Someone once told me that if you stand still long enough, you'll witness just about everything. I don't remember who it was, but I'm pretty sure the person was not a motivational speaker hired by my employer to get my colleagues and me to work harder. I appreciated the comment for its ironic humor as the anti-motivationalspeech: There's no need to go out and conquer the world; just sit on the couch, grab a bag of chips and a cold beverage, and pretty much everything in the world will come to you ... eventually.
I like to think, however, that I did not take the statement seriously, nor follow it as advice. Furthermore, some of my most recent education about goings-on within the networking and cabling industries has led me to believe that if you keep moving forward, you're likely to see many things twice.
For example, in the article beginning on page 15, Valerie Maguire provides results and analysis from recent testing performed at her company's labs. Specifically, the tests concerned heat dissipation in cables carrying DC power via Power over Ethernet (PoE). Maguire describes the two sets of PoE specifications from the IEEE: 802.3af, the original Power over Ethernet, and 802.3at, the still-in-development Power over Ethernet Plus.
Something Maguire mentionsalmost in passing is that 802.3af PoE is being dubbed "Type 1" PoE and 802.3at "Type 2." The most seasoned of premises-cabling professionalsalready find that term, Type 1, in their personal dictionaries.
I can't tell you how many conversations on the evolution of structured cabling have included references to the old IBM Type 1 cabling systems. The shielded, proprietary system installed to support Big Blue's Token Ring protocol was the first near-ubiquitous system installed in customer-premises environments.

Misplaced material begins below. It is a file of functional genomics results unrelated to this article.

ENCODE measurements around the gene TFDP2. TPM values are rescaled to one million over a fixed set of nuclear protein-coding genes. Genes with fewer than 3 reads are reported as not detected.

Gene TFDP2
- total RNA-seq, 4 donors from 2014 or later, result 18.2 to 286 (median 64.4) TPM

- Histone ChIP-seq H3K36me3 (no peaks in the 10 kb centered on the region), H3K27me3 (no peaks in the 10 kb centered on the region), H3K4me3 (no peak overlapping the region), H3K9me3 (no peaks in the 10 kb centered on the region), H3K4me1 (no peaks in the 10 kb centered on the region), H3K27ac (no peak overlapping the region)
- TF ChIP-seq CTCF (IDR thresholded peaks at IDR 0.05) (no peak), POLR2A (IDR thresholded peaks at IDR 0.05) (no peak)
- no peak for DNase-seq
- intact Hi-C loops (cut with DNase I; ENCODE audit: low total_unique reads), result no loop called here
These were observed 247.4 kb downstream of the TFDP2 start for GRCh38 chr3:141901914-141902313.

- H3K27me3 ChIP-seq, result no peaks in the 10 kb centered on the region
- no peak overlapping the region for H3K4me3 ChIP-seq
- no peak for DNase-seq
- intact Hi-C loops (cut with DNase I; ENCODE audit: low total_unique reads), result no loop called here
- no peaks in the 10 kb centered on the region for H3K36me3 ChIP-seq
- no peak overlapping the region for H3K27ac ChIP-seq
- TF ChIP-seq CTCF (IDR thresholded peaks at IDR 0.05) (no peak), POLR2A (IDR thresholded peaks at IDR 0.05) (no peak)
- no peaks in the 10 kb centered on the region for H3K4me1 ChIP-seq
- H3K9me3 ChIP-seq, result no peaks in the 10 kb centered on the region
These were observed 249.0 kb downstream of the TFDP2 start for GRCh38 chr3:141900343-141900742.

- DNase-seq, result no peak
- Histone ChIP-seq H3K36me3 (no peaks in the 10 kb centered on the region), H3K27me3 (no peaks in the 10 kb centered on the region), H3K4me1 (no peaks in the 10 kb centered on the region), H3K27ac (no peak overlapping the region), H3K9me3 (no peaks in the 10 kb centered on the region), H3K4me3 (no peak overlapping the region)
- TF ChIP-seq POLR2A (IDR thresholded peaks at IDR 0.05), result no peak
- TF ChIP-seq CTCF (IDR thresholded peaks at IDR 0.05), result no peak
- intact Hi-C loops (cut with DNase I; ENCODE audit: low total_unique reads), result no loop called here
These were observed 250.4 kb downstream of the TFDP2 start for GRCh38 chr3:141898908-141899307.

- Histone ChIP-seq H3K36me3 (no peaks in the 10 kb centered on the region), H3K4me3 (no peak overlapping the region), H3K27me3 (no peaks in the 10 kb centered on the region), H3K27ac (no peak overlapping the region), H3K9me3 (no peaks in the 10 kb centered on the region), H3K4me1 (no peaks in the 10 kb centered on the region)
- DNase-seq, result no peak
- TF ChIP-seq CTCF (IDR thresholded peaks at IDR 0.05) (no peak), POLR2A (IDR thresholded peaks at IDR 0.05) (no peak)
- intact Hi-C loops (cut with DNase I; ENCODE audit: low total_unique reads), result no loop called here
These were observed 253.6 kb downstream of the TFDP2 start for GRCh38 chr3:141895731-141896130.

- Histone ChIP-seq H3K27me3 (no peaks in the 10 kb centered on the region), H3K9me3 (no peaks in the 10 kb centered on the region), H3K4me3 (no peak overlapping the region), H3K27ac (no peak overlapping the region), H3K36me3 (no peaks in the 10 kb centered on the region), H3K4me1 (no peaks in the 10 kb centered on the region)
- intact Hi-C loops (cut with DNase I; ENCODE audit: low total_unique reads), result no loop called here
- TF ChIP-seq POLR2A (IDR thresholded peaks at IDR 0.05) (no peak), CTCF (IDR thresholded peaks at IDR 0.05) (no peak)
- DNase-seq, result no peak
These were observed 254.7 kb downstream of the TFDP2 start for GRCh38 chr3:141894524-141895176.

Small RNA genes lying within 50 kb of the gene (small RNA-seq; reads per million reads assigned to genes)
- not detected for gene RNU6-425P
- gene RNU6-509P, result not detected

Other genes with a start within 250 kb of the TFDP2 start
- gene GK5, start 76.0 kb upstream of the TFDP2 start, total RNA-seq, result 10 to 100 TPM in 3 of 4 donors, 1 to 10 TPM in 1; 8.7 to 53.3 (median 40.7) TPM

Go ahead and Google the term—IBM Type 1 cabling—and check out the nearly half-million results that come up. Well, don't check out all 448,000 results unless you have a lot of time on your hands. The point, I guess, is that Type 1 cabling is not our industry's version of the Dead Sea Scrolls; it is, in fact, a technology that is still alive for some users. I'm no longer surprised when I speak to cabling contractors and hear about how many of their customers still have some Type 1 circuits in their buildings. So, now the term Type 1 has two definitions, both relevant today to varying degrees.
The other term that will have two definitions relevant to structured cabling is "delay skew." The term initiallyappeared on the industry's radar about 12 years ago, when UTP cables were manufactured in such a way that not all of the copper pairs were insulated with the same material. In some cases, three of the four pairs were insulatedwith fluorinated ethylene propylene(FEP), while the fourth was insulatedwith polypropylene in a construction dubbed 3 x 1.
Similarly, some cables were constructed as 2 x 2—two pairs insulated with FEPand two insulated with polypropylene. Some of those cables exhibited performance anomalies because the different conductor-jacketing materials caused signals to propagate down the pairs at different rates. In some cases, those propagation differences were significant enough to distort the signal at the receiver. The situation was pervasive enough that the Telecommunications Industry Association (TIA) cabling-standards development group issued TSB-95, part of which addressed maximum allowable delay skew in twisted-pair cabling systems.
Much more recently, as other standards groups put together protocol specifications for Ethernet transmission at 40-and 100-Gbits/sec, the term "delay skew" has reared its head again—this time for optical rather than copper cabling.
While you will not see detailed technical information on delay skew in this month's issue, you will see it on our pagesshortly. Specifically, we are planning a contributed technical article for inclusion in our September issue that will detail the delay skew issue. That article will reference the use of the term more than a decade ago, as well as its similarities to/differences from differential mode delay—a multimode-fiber performance characteristic that came up during the development of the Gigabit Ethernet specifications, also about a decade ago.
In the meantime, the day after I write this, I am scheduled to interview an expert on this subject on-camera; it will be available for viewing in the Cabling Installation & Maintenance Video Library (www.cablinginstall.com).
So, get ready to wipe the dust off some familiar terms and begin using them again in conversation about the latestcabling-related technologies. I guess that's what happens when you stick with an industry that keeps moving forward.
By contrast, if you sat on the couch for a really long time, say 22 years, what would you have seen happen twice? Oh yeah, the Boston Celtics winning the NBA championship.